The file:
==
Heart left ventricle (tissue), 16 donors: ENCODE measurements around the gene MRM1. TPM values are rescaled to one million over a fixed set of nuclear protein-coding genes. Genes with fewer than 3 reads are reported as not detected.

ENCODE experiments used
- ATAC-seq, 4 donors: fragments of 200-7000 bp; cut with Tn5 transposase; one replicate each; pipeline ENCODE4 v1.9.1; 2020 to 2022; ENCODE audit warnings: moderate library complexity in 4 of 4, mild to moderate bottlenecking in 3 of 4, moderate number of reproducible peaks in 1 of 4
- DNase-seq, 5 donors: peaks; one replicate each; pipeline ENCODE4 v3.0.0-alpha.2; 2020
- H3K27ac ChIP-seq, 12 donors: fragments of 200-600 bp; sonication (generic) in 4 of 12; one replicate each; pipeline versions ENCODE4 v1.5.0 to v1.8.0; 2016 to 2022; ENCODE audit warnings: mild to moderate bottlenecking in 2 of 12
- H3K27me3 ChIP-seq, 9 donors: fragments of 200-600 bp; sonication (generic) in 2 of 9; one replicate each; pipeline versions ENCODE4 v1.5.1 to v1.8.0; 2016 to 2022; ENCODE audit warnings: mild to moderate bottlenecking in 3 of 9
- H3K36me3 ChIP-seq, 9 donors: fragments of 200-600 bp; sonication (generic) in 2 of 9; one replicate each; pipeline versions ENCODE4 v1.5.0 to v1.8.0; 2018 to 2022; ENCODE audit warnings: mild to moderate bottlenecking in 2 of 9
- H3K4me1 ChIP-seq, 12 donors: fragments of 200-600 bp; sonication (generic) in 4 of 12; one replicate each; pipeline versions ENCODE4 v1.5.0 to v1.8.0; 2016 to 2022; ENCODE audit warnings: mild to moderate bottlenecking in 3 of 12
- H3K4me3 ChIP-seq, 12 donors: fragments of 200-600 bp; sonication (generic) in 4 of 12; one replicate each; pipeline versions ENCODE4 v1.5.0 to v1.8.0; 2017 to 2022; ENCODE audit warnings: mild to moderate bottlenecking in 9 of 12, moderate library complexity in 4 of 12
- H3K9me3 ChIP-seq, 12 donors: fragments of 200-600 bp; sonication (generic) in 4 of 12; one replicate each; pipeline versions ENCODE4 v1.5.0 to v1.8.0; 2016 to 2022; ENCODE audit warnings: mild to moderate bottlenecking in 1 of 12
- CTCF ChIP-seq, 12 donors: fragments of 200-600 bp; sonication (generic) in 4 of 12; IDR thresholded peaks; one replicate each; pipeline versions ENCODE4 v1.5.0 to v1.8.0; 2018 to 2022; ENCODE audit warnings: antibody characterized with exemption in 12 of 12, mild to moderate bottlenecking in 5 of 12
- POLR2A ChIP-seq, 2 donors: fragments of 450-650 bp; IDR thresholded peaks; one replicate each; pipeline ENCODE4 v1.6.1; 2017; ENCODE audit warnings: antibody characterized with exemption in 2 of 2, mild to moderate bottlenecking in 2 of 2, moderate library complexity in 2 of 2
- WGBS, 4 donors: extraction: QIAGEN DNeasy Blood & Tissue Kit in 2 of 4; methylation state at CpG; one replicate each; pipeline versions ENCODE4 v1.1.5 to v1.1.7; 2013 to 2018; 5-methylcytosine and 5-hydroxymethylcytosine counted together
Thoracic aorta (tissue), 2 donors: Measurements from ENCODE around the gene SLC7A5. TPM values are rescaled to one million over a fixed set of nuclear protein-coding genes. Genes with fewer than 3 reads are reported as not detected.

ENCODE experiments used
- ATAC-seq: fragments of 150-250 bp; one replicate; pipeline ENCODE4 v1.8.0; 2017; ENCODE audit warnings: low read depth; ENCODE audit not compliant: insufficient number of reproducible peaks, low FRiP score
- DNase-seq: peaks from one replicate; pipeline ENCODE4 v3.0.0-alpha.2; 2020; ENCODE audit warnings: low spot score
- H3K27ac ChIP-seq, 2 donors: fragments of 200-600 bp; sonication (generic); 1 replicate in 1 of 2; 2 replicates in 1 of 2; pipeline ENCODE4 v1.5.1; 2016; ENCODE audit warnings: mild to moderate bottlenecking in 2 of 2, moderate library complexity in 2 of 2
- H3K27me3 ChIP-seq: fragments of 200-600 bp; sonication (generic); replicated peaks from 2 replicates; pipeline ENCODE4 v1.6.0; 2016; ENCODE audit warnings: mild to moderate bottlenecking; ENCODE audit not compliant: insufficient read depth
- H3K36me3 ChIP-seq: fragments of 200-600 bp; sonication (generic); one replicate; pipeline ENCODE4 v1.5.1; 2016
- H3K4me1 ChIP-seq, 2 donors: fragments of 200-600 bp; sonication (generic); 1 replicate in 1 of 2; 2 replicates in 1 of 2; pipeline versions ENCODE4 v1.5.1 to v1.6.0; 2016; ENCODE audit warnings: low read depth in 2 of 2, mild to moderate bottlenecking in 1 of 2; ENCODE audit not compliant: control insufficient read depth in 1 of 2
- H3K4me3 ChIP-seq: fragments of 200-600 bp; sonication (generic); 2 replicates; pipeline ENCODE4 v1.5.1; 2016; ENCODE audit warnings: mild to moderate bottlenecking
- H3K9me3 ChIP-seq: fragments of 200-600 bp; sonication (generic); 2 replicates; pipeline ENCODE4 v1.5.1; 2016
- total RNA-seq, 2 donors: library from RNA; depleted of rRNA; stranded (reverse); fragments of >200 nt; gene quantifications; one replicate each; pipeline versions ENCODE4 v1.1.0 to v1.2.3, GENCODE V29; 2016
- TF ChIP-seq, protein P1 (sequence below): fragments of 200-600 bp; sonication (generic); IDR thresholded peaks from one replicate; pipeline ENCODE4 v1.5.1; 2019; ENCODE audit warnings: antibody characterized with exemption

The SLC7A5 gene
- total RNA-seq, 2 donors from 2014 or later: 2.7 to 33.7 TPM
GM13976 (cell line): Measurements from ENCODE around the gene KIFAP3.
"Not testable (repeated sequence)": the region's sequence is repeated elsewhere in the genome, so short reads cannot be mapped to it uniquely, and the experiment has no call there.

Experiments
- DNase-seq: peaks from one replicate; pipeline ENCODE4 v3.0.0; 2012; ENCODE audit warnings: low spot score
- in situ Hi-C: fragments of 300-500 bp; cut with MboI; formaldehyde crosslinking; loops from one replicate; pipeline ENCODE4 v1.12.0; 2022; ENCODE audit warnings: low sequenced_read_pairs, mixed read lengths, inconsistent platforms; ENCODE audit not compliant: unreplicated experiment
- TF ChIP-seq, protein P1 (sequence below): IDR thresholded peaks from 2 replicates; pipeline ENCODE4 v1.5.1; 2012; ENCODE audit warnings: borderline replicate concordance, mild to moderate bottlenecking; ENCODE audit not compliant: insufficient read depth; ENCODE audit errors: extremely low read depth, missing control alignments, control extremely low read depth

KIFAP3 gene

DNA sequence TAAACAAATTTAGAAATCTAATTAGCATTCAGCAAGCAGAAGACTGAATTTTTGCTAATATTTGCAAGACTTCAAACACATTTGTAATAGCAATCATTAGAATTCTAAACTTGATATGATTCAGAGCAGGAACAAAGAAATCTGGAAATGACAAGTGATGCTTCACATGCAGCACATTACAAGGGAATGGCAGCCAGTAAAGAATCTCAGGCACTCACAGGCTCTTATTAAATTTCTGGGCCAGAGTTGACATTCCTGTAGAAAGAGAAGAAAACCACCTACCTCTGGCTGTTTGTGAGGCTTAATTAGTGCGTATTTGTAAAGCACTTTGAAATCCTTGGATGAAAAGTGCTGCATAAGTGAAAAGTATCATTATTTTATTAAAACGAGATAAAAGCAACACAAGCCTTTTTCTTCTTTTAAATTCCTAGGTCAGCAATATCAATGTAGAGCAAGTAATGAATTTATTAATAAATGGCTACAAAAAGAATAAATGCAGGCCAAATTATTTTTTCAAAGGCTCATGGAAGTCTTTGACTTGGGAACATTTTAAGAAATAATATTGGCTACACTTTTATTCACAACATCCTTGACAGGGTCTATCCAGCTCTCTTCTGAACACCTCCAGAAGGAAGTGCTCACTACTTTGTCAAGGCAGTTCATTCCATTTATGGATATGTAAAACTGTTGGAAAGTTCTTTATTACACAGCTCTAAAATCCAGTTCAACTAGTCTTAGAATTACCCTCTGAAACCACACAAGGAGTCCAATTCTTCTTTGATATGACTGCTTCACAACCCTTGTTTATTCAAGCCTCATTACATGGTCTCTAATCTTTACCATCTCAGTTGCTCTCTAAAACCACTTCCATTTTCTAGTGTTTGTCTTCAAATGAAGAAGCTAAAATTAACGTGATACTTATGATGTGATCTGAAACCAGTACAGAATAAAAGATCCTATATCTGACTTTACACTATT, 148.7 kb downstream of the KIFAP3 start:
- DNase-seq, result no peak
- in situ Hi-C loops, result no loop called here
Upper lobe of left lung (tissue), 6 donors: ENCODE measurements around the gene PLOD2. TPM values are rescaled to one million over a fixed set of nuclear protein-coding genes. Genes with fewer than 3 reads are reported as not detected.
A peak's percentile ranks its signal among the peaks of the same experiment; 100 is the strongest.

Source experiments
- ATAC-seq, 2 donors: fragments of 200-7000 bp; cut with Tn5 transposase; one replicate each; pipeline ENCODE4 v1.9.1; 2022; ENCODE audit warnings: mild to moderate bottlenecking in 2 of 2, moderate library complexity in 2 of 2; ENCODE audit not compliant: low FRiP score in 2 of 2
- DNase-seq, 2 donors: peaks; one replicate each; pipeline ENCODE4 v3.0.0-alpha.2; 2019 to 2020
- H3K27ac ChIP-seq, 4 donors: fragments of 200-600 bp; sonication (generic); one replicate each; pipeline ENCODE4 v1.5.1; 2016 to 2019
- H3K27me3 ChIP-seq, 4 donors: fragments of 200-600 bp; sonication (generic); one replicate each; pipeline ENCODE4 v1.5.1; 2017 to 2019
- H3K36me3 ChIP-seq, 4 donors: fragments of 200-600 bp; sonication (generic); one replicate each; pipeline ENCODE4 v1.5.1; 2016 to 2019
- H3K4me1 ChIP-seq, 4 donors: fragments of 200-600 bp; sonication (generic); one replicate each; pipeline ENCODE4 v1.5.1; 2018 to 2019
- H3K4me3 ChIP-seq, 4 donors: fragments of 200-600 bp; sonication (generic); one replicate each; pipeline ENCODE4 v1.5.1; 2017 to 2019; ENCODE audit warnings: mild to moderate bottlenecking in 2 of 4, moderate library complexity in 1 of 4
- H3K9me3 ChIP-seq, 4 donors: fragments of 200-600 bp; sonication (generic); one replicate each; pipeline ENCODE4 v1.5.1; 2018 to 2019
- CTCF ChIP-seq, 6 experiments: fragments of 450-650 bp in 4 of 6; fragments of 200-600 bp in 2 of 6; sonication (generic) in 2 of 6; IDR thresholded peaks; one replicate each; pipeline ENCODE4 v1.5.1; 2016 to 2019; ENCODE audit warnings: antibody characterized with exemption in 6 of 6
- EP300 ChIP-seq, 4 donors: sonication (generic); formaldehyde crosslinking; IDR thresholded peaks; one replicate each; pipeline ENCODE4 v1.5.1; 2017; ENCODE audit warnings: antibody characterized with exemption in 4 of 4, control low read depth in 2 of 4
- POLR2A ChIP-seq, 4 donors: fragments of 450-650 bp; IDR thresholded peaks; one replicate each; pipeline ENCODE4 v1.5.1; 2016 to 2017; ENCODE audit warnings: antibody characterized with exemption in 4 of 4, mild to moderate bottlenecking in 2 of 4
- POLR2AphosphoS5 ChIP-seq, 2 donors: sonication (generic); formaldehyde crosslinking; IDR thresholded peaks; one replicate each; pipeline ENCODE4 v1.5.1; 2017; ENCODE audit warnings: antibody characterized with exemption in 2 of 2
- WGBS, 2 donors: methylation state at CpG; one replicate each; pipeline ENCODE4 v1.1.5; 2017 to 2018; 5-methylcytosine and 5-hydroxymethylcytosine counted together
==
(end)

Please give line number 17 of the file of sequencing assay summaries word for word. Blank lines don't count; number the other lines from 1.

- DNase-seq: peaks from one replicate; pipeline ENCODE4 v3.0.0-alpha.2; 2020; ENCODE audit warnings: low spot score